While each case comes with vastly different facts, law, and individuals, one thing remains the same: each case has been handled with legal excellence at the informed direction of our clients. Each client is an individual and brings his or her own unique goals, desires and concerns. We never forget that we work for you. We will take the approach to each matter that is best suited to your goals and desires and advise you of the challenges that will come with any strategic path that you may choose, including settlement or a trial. Each path has its pros and cons and we want you to rest assured that the attorneys at Philips & Epperson Attorneys, L.P. have traveled each path with multiple clients. While no one can predict the outcome of a case when the ultimate decision is left to twelve jurors or one judge, you can rest assured that because we have been trying cases and working with judges day-in and day-out for more than 23 years, we are well prepared whether your case leads you to a trial by jury or trial by judge.
Being involved in legal action can be stressful and emotionally draining. We wish that we could carry your problems and emotions for you and simply return this case to you once it is resolved; however, no one can carry a client's problems and emotions for them. We can, with the help of everyone at our firm, make this less difficult legally, emotionally, and financially.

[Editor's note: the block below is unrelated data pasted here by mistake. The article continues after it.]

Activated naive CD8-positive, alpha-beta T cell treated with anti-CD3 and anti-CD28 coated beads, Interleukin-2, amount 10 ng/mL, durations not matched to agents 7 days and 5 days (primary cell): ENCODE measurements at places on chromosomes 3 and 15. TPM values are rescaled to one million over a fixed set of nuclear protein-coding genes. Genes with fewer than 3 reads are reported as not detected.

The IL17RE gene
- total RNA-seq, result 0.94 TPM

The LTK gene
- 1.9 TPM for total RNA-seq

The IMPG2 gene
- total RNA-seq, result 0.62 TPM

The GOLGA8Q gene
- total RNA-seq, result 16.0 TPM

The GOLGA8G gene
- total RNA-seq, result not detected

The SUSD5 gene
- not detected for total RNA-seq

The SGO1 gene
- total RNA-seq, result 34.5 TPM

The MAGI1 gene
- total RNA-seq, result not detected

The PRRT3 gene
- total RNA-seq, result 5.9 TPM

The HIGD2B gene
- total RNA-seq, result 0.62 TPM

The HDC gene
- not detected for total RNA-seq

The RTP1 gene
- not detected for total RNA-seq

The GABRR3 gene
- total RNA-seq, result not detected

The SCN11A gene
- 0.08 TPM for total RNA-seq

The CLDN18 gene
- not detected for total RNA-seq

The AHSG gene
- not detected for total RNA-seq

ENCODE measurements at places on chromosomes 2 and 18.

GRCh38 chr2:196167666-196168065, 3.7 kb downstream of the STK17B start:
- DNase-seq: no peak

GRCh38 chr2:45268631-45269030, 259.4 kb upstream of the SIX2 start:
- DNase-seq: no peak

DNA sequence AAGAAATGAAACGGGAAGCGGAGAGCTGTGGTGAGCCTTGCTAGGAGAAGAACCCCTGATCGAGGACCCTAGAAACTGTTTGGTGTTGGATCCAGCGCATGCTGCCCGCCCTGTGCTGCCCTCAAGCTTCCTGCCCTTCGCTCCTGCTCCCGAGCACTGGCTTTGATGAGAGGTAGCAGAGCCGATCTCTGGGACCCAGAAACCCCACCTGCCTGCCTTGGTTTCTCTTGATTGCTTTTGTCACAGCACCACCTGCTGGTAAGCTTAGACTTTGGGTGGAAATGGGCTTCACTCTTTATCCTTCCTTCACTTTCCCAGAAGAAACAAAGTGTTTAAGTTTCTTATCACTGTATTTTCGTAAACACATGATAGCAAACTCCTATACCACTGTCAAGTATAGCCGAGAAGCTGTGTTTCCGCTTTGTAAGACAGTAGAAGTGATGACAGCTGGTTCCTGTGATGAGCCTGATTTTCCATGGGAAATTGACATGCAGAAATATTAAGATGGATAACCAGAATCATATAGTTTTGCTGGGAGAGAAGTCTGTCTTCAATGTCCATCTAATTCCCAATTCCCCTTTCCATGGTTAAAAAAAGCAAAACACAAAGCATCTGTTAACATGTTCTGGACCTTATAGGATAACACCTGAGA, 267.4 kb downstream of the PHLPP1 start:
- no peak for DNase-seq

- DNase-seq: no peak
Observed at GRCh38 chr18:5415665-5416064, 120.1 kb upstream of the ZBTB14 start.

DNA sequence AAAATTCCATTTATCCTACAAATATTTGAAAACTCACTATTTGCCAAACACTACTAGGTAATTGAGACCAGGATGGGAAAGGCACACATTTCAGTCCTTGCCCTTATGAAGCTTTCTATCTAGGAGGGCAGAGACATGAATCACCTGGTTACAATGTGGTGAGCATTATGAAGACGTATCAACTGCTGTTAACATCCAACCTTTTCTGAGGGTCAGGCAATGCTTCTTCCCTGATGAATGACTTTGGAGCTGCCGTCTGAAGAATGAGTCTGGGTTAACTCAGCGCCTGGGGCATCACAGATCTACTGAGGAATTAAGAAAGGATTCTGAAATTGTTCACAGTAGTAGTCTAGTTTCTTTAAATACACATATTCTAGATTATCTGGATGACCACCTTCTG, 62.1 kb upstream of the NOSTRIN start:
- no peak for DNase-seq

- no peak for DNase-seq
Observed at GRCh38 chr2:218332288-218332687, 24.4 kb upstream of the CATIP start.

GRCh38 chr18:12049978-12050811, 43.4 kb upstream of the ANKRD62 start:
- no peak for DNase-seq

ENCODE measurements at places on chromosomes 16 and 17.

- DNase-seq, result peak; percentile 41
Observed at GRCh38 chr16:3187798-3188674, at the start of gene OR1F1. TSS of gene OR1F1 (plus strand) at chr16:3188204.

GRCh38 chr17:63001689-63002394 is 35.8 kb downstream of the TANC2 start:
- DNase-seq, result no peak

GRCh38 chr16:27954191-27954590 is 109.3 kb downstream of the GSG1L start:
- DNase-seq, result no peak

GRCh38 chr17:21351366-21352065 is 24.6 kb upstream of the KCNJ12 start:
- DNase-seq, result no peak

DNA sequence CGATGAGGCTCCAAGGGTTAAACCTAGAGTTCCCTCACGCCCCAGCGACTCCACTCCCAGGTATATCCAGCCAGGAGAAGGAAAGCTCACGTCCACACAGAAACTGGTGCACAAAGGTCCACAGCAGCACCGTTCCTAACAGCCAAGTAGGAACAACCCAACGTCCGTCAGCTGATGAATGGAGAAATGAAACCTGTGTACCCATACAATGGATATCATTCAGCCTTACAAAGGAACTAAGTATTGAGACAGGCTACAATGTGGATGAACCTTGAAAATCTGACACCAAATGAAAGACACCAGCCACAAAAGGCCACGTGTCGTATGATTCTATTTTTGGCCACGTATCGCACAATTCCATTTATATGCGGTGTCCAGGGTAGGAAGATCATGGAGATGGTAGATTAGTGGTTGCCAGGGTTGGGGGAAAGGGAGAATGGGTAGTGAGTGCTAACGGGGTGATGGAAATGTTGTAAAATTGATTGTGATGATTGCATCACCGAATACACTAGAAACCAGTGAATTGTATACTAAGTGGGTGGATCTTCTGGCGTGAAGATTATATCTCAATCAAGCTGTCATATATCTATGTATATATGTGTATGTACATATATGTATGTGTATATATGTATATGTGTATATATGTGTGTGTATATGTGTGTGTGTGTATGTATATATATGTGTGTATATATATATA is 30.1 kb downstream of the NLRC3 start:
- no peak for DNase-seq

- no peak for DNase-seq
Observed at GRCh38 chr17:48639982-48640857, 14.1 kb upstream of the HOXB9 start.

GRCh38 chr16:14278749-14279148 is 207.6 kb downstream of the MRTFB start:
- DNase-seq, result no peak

We hope that we will have the chance to meet and visit with you about your needs. If we can help you, we will. If we cannot, we will do our best to find someone who can. If we do not meet you, then thank you for your time in visiting our web site and we wish you the best. Should we cross paths in the future, we would be pleased for you to introduce yourself.

Charles Philips*

Philips &  Epperson Attorneys LP

Partner

Member:
*Board Certified, Family Law, Texas Board of Legal Specialization
-Texas Academy of Family Law Specialists
-State Bar of Texas
-Family Law Section, State Bar of Texas
-McKinney Chamber
-Leadership McKinney Alumni
-American Bar Association
-Collin County Bar Association